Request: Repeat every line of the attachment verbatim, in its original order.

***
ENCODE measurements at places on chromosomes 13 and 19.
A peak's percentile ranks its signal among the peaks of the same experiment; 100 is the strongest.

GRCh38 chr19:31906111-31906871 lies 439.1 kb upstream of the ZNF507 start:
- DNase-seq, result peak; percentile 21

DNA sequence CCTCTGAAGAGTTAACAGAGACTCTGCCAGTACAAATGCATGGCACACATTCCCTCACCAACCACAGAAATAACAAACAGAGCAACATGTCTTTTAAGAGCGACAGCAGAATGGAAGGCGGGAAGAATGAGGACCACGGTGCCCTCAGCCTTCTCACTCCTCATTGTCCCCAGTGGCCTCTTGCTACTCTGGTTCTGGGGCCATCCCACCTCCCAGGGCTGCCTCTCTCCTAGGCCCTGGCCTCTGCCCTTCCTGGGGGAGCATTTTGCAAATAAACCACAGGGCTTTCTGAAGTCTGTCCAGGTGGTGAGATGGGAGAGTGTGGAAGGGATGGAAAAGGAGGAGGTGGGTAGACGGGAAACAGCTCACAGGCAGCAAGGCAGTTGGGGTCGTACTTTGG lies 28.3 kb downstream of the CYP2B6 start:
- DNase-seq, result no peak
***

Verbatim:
ENCODE measurements at places on chromosomes 13 and 19.
A peak's percentile ranks its signal among the peaks of the same experiment; 100 is the strongest.

GRCh38 chr19:31906111-31906871 lies 439.1 kb upstream of the ZNF507 start:
- DNase-seq, result peak; percentile 21

DNA sequence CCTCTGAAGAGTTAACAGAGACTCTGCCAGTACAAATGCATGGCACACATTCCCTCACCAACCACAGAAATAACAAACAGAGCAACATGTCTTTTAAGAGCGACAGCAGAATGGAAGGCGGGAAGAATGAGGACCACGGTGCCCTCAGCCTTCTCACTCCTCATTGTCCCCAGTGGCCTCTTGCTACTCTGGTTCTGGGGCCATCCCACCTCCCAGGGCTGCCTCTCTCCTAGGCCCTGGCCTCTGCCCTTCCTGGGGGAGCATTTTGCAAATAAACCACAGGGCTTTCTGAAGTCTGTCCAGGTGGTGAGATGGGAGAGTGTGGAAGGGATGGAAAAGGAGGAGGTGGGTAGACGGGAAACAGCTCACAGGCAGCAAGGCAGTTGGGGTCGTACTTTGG lies 28.3 kb downstream of the CYP2B6 start:
- DNase-seq, result no peak